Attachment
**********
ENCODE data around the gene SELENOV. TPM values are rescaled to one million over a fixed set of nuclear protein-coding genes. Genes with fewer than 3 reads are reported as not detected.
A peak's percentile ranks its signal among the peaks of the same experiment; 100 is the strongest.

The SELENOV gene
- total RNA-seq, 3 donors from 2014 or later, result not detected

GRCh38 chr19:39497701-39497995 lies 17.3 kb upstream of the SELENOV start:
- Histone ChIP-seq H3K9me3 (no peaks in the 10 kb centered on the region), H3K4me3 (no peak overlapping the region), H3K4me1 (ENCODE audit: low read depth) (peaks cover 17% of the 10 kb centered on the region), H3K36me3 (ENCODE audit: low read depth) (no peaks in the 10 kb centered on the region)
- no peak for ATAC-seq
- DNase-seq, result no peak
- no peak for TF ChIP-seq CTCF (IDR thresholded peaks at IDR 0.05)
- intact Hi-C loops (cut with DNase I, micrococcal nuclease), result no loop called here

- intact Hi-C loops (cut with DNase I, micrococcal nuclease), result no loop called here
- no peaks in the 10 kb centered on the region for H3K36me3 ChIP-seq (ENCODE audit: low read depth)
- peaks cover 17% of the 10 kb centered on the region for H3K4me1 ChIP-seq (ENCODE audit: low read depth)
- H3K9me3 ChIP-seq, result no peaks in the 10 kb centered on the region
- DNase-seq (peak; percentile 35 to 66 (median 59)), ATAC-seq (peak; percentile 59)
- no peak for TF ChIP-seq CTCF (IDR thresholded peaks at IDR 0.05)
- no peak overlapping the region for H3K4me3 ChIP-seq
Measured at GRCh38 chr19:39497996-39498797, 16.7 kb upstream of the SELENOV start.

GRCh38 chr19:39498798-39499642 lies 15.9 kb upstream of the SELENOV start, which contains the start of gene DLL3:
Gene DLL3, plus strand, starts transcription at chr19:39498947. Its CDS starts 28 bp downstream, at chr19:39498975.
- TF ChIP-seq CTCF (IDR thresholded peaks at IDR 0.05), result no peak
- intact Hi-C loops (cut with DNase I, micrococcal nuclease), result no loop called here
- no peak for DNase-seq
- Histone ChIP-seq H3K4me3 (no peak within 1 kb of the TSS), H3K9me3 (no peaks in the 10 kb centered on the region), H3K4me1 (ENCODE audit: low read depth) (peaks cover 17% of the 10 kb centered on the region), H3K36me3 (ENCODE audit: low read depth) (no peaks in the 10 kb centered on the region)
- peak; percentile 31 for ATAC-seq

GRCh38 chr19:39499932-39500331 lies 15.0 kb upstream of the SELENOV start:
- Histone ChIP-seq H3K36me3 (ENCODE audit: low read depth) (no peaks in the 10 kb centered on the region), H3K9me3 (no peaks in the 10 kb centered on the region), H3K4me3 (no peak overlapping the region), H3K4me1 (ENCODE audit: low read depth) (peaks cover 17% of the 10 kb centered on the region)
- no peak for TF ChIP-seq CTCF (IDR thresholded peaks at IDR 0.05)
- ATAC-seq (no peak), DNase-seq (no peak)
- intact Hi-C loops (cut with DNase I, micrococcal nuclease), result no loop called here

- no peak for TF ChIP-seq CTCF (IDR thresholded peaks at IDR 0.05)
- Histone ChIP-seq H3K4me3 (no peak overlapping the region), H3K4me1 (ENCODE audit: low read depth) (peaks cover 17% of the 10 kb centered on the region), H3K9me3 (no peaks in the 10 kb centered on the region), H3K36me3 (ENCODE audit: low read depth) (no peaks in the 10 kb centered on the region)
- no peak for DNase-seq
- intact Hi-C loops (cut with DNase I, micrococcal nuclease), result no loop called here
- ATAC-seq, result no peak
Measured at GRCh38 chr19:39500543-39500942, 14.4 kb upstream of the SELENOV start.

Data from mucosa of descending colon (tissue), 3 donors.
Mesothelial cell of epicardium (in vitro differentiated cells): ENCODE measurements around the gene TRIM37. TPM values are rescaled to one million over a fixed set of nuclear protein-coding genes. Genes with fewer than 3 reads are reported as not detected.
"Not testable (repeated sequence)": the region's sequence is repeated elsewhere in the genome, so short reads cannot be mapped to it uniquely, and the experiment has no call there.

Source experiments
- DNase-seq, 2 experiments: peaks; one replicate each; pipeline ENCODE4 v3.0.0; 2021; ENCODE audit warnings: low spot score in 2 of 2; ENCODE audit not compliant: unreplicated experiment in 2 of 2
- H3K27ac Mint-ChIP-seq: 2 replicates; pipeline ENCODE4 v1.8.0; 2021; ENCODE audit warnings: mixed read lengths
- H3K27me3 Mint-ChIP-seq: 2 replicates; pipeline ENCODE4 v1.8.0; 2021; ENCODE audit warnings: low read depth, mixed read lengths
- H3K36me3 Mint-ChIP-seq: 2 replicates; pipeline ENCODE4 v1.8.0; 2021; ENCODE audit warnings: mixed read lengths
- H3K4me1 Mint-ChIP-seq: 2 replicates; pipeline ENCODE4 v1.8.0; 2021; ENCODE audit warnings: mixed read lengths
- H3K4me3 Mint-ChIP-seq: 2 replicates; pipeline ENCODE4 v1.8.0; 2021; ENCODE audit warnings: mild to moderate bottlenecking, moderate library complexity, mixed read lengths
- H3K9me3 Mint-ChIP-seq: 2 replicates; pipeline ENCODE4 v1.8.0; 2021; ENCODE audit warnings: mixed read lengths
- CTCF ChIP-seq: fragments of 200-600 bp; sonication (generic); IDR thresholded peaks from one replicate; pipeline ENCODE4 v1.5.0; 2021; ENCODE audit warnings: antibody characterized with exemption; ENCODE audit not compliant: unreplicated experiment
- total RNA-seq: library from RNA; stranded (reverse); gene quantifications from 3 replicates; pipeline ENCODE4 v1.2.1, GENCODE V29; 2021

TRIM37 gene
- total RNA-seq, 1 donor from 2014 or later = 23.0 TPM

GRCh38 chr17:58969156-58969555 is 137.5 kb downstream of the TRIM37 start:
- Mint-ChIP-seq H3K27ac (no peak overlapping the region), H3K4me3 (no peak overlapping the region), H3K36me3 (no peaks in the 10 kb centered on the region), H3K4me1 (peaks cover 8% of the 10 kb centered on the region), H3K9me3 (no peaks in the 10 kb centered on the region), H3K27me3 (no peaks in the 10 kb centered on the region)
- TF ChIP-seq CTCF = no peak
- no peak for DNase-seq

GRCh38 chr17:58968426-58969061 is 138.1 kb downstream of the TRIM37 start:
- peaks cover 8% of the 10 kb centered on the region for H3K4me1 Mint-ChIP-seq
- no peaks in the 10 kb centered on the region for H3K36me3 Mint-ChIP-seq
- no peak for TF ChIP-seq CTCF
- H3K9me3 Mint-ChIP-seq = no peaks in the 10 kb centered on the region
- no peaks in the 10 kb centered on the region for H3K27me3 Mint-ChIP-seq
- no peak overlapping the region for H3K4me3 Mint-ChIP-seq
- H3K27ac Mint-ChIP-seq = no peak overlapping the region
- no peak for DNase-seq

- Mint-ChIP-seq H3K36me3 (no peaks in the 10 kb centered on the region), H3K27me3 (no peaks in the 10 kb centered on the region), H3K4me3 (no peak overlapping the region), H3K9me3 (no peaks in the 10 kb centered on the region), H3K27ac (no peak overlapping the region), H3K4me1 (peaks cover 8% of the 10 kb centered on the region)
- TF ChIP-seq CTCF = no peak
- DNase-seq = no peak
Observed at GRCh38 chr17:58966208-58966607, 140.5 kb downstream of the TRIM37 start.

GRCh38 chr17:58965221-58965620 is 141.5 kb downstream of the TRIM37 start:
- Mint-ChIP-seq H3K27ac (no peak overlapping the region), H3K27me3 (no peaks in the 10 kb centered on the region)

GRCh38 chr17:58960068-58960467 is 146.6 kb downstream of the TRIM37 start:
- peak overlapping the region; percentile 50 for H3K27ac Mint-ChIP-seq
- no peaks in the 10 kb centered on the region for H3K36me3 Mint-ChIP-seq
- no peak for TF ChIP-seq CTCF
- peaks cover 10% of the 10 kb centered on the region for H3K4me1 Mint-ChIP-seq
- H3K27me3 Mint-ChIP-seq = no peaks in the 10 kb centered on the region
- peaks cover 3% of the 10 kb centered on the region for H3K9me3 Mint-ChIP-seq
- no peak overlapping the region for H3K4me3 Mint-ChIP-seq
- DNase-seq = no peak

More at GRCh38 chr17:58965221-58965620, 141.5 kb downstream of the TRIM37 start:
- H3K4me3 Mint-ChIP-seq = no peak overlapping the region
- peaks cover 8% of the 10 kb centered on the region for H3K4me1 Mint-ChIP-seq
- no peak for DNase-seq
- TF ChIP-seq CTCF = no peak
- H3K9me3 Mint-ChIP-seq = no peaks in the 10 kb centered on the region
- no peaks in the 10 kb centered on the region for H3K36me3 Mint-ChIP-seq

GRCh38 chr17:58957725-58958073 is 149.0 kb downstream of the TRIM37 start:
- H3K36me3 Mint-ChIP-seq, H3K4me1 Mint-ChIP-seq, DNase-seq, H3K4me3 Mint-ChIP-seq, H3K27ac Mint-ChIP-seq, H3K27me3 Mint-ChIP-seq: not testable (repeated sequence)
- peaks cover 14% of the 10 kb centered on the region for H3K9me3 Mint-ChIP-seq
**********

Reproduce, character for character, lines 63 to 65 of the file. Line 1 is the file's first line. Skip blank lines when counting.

- H3K27ac Mint-ChIP-seq = no peak overlapping the region
- no peak for DNase-seq

- Mint-ChIP-seq H3K36me3 (no peaks in the 10 kb centered on the region), H3K27me3 (no peaks in the 10 kb centered on the region), H3K4me3 (no peak overlapping the region), H3K9me3 (no peaks in the 10 kb centered on the region), H3K27ac (no peak overlapping the region), H3K4me1 (peaks cover 8% of the 10 kb centered on the region)